Zambia Correctional Services Head of Legal unity Madford Chishimba says courts in Zambia are not utilising alternative sentences for minor offences as required by law, hence the congestion in prisons.

And Zambia Law Development Commission Executive Director Hope Chanda says the Commission is in the process of reviewing the Penal Code in order to decriminalise some of the criminal acts that have not been applied over the years.

The duo was speaking when they featured on ‘Let the People Talk’ programme on Radio Phoenix on Tuesday.

Chanda stressed the need for using other sentences such as pretrial release, and payment to fines in order to decongest prisons.

“Like studies have already shown that building additional prisons is not always the solution, we also need to look at other alternatives to imprisonment. Community sentencing, pretrial release, I think Mr Chishimba earlier on talked about issues and questions of bail, we need to look at those as well. In our legislation, we have got provisions for fines but in most cases the fines are high and the default is you go to prison. So it’s either we have to revisit the fines and come up with a little more realistic for people to pay so that we do not end up with the default of prisoners or we find alternative ways in which you can pay a fine. If you are found to have a debt at court for example, you are allowed to pay in instalments, that might be an option that we can apply to the fines,” Chanda suggested.

“We can also decriminalise some Acts, I am trying to think of some offences that we can decriminalise, I really cant think of anything other than bigamy right now, which might be a bit controversial. But truth be told, we do have the offence of bigamy seating on our books but in most cases, ‘how many people are you going to see reporting their spouses for marrying another?’ I mean polygamy is becoming part of our culture. So those are some of the things that we need to think about, we need to revisit our criminal legislation and look at some of those pieces of legislation that can be decriminalised. Actually the Zambia Law Development Commission is currently in the process of reviewing the Penal Code. So we hope that when we are done with that particular review, there can be some criminal acts that can be decriminalised that over the years, we have not applied.”

Chanda also said there was need to separate prisoners according to the categories of their crimes as that would determine the nature of rehabilitation programs such people would undergo.

“There is also need, according to jurisprudence on prisons and corrections, to separate prisoners also according to the categories of their crimes because this also determines the nature of rehabilitation programs that they will go into. And now we are going into another process of reviewing the laws and the Commissioner General’s regulation which govern the daily running of prisons. I think the problems are seating in the criminal justice system as a whole. The judiciary does have its limitations in terms of availability of court rooms which affects access to the court system for people that find themselves in conflict with the law,” she said.

“But when you look at the bigger criminal justice system in addition to that, you also have inability to access legal representation or legal services which is very key. In most cases if you find someone appearing before court, when they have a lawyer and they have someone representing them, their matters tend to move a little quicker, mostly because they have someone that understands the system, they have got someone who understands the law and that is able to push things for them . But in most cases as we know, legal fees are not cheap, it’s quiet costly. And most people that find themselves in conflict with the law come from the lower end of the social bracket. So of course getting a lawyer is quiet difficult.”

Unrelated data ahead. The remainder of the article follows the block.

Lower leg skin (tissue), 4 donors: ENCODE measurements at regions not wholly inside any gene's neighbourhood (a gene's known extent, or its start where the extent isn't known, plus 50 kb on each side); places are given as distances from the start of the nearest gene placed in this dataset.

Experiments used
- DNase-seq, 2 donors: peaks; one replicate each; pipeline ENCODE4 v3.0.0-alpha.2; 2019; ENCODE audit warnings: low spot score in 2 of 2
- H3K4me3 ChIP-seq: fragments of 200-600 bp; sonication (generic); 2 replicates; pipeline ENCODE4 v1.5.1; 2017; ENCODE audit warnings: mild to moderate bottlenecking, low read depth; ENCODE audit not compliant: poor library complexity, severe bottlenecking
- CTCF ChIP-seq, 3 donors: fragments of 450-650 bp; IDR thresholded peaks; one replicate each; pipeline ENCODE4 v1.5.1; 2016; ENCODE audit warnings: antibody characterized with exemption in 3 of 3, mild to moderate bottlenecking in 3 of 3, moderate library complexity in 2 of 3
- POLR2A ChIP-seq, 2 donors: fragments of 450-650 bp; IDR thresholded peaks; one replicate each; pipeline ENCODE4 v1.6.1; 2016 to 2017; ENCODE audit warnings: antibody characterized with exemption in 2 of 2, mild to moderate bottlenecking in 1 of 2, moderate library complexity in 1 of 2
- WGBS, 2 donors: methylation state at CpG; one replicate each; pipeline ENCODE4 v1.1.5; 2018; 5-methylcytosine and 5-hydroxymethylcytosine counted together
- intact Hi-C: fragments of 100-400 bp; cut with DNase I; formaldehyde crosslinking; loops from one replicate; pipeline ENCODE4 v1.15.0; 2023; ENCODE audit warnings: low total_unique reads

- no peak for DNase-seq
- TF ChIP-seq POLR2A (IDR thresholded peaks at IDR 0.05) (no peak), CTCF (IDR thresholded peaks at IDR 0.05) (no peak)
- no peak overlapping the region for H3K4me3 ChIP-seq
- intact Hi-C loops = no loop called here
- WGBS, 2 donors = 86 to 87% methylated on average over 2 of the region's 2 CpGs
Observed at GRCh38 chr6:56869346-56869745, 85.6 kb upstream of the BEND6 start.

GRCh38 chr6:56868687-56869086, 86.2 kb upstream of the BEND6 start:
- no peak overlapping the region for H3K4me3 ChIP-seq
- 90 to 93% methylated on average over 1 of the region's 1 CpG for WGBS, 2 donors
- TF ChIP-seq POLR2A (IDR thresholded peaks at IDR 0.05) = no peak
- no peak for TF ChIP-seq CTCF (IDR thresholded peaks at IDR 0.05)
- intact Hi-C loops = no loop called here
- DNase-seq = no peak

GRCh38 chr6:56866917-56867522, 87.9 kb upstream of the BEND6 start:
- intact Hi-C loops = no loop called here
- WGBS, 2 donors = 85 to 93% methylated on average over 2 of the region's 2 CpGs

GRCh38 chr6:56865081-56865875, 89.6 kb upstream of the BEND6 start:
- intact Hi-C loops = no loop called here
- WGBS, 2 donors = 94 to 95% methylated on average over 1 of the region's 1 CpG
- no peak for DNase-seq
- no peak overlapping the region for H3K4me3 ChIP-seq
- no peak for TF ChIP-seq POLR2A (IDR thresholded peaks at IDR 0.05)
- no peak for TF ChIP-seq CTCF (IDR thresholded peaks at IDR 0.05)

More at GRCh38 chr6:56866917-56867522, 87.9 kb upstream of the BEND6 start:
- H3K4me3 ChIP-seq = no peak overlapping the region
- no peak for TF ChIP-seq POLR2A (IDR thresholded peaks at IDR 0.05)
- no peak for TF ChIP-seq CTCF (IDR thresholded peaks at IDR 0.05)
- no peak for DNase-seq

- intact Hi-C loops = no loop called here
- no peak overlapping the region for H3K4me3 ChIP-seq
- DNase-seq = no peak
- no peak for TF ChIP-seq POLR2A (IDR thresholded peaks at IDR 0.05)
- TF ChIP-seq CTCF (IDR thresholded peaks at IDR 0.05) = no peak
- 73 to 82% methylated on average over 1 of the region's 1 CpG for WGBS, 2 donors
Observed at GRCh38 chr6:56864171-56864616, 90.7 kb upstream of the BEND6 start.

Chanda further noted that there were inadequate financial resources which the Legal Aide Board was grappling with which affecting its proper functioning.

“Secondly, our legal aid system is inadequate. The constitution does provide that in an event that you cannot get a lawyer of your own choosing, the state must provide you with a lawyer and we’ve got the Legal Aide Board that has been established for that. Sadly it is also grappling with financing and inadequate resources, inadequate lawyers. In most of the provinces they actually have maybe one-two members of staff and they have tried to beef-up their staffing. But the numbers are so low, most times they are restricted mostly to dealing with serious criminal offences,” Chanda said.

Meanwhile, Chishimba noted that high bail conditions were contributing to congestion in the prisons.

“One of the inadequacies in the judicial system is delay in disposing off of cases and I think it is because of adjournments. These adjournments sometimes they come from the prosecutors or the defence. Sometimes its the judges or the magistrates. Another thing is also the bail conditions, the conditions that are demanded for someone to go on bail. You find that they will demand for working sureties and also some monies where most of our inmates coming from humble families and they are failing to meet these conditions therefore we are having a number of inmates who would have been appearing before court outside but they are in prison because of the conditions,” observed Chishimba.

“Also our courts are not using alternative punishments, alternative sentences as required by law especially to do with minor offences, so I think that needs to be looked at. But of course there is tremendous improvement of our judicial system.”